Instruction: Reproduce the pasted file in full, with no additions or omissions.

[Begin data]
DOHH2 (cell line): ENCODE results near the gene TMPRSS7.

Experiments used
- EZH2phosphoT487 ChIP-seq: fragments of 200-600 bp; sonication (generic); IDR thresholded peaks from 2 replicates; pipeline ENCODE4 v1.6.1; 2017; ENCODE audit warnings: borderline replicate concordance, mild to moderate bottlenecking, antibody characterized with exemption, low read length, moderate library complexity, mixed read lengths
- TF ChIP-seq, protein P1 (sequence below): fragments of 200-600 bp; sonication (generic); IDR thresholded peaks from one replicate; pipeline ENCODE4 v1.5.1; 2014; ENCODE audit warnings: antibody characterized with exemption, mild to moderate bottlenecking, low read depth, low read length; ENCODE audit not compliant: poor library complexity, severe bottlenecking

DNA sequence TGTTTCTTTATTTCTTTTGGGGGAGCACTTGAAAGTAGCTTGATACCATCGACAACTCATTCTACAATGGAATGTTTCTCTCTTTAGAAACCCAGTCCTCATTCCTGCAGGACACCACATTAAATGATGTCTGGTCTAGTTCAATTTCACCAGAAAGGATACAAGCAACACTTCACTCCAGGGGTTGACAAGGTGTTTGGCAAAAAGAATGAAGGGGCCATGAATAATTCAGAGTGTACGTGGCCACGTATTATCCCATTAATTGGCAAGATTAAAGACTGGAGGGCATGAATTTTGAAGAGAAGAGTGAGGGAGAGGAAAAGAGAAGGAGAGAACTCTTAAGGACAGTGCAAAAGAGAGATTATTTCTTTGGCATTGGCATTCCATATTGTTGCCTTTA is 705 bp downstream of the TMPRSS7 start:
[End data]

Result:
DOHH2 (cell line): ENCODE results near the gene TMPRSS7.

Experiments used
- EZH2phosphoT487 ChIP-seq: fragments of 200-600 bp; sonication (generic); IDR thresholded peaks from 2 replicates; pipeline ENCODE4 v1.6.1; 2017; ENCODE audit warnings: borderline replicate concordance, mild to moderate bottlenecking, antibody characterized with exemption, low read length, moderate library complexity, mixed read lengths
- TF ChIP-seq, protein P1 (sequence below): fragments of 200-600 bp; sonication (generic); IDR thresholded peaks from one replicate; pipeline ENCODE4 v1.5.1; 2014; ENCODE audit warnings: antibody characterized with exemption, mild to moderate bottlenecking, low read depth, low read length; ENCODE audit not compliant: poor library complexity, severe bottlenecking

DNA sequence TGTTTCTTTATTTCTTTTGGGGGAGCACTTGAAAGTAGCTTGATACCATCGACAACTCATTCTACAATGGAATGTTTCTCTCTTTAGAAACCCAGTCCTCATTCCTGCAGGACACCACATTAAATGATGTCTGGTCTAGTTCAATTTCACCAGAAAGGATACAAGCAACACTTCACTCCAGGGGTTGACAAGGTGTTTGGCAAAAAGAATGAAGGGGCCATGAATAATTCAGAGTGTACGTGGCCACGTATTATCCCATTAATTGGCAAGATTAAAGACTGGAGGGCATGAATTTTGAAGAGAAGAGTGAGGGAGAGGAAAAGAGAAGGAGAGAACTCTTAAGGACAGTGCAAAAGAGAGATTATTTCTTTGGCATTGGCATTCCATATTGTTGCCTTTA is 705 bp downstream of the TMPRSS7 start: